Home is where the occupancy permit is and as of last Tuesday that makes 749 School Rd. home for 40 individuals in need of stable housing.
On March 9 the Town of Gibsons issued an occupancy permit for the supportive housing facility, Town of Gibsons CAO Emanuel Machado confirmed, clearing the way for people experiencing or at risk of homelessness to move in.
In January, BC Housing, which funded the project and oversaw construction, said the goal was to attain the permit by the end of that month for an early February move-in date. However, regular inspections continued into February.
The site, which includes 40 permanent studio units with 24/7 staff and on-site supports, will be managed by RainCity Housing, with mental health, substance use and other supports supports provided by Vancouver Coastal Health.
At the end of last year, 106 people had submitted applications with the Supportive Housing Registry to reside in the 80 units between the Hightide complex in Sechelt and the School Road facility.
The shelter in Sechelt has been at-capacity for the month of January and 21 hotel rooms have been leased in Sechelt until next March.
Sunshine Coast Homelessness Advisory Committee chair Silas White, who assists with the emergency shelter at the Salvation Army in Gibsons, said the five-bed shelter hit over-capacity on March 8 and will likely remain that way until it closes at the end of March.
In a letter addressed to the Town of Gibsons but sent to all local governments on the Coast March 9, White “strongly and urgently” recommended that the town make a motion to defer any bylaw enforcement that would require residential rental evictions until 2022 except in the case of significant health or fire safety risks.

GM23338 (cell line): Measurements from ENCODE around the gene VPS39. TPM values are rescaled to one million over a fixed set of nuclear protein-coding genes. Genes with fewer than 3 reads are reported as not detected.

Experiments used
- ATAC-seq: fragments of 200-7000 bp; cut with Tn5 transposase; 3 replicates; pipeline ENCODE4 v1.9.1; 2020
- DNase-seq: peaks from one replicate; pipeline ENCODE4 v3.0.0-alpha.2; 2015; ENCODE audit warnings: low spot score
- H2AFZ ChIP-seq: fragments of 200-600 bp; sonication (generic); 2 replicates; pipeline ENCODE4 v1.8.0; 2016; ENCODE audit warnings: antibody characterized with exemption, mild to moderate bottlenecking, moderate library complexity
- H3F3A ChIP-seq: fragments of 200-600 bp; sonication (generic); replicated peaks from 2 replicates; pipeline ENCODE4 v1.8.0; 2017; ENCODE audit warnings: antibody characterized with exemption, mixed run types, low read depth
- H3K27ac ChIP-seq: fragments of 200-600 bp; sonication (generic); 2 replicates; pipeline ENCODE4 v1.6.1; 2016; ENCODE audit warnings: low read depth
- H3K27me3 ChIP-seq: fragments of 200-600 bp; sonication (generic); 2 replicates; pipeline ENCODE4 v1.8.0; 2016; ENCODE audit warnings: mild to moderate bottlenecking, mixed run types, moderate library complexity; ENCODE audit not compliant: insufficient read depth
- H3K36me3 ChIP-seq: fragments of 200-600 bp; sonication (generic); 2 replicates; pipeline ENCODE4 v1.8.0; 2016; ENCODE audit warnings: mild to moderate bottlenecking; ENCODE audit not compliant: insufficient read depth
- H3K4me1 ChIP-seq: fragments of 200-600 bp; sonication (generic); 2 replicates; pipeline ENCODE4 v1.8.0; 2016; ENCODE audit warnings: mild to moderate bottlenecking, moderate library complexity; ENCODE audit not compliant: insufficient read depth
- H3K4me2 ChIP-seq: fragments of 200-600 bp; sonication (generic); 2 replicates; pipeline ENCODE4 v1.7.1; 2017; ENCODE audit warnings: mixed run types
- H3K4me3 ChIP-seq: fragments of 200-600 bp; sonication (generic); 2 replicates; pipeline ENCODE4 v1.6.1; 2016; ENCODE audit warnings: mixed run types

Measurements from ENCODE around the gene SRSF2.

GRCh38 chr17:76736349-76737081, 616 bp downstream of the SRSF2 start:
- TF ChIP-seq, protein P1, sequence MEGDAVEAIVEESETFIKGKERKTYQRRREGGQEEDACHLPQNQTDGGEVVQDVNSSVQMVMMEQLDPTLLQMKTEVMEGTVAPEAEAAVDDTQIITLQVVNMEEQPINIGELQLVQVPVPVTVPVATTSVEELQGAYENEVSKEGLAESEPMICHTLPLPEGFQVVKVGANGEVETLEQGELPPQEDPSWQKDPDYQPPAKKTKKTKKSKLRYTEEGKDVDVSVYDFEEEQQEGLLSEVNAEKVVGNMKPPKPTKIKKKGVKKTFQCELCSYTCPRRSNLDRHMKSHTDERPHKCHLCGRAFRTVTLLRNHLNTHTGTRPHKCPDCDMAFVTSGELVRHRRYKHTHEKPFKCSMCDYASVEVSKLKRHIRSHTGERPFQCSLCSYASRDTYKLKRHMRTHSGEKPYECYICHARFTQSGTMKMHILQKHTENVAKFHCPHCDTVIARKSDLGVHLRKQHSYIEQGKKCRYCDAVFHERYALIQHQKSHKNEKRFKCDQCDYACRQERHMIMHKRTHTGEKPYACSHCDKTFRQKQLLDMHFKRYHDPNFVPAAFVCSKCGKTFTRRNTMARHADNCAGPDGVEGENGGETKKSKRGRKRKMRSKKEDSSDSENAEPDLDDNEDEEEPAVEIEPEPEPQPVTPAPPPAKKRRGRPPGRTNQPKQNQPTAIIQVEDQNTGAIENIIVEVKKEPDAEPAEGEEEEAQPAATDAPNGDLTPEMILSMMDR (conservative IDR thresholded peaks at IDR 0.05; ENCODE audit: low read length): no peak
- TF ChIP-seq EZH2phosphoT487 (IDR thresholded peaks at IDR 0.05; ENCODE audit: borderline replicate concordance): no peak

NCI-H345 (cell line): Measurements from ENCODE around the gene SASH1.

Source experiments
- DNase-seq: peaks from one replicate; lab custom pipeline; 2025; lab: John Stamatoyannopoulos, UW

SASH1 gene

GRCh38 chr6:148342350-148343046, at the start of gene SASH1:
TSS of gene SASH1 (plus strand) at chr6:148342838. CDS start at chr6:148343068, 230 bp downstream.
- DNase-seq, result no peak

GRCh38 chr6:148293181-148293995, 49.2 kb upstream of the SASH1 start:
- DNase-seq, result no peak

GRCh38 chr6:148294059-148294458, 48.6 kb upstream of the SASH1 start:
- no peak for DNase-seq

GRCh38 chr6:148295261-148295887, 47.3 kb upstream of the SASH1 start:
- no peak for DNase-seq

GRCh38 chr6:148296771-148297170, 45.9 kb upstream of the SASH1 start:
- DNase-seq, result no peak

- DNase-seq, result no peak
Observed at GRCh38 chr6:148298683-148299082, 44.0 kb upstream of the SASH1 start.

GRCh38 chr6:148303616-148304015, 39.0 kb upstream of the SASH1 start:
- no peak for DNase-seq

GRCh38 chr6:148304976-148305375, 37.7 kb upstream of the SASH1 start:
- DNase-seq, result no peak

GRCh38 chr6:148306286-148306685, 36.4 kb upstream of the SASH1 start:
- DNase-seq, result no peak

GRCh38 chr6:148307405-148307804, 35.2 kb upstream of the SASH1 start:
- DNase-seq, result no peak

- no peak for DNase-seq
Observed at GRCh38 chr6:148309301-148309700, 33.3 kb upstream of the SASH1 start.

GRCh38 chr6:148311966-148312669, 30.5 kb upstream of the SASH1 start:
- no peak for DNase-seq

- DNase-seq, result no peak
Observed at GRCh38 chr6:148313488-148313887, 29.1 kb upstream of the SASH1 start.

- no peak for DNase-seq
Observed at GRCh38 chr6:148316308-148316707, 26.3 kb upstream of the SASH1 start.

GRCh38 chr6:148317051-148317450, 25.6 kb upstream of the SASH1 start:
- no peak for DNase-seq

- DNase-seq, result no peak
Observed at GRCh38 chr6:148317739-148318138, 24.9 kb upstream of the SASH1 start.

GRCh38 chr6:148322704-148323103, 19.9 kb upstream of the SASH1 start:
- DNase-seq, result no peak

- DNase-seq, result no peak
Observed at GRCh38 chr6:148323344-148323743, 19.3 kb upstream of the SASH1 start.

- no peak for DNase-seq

White said his committee is “aware of a number of these situations, in multiple local governments, currently in progress,” adding, “this freeze still may apply to only a relative handful of situations, but every little bit will help.”
Mayor Bill Beamish told Coast Reporter the town has not forced evictions “at this time.”
“Once notice is given, and timelines are established, people either comply or ask for an extension. That’s where we try to work with people,” he said, adding the town’s primary concern is not to “add to the homelessness issue, and ensure properties are safe for people to live in.”
Council is expected to discuss the letter at an upcoming meeting.
The District of Sechelt told Coast Reporter “it is not actively involved in forcing evictions.”
When asked whether the Sunshine Coast Regional District has been involved in forced evictions, CAO Dean McKinley said, “The short answer? ZERO.”
“I’m not sure what is driving that perception, frankly. I don’t think any of the local governments on the Sunshine Coast are.”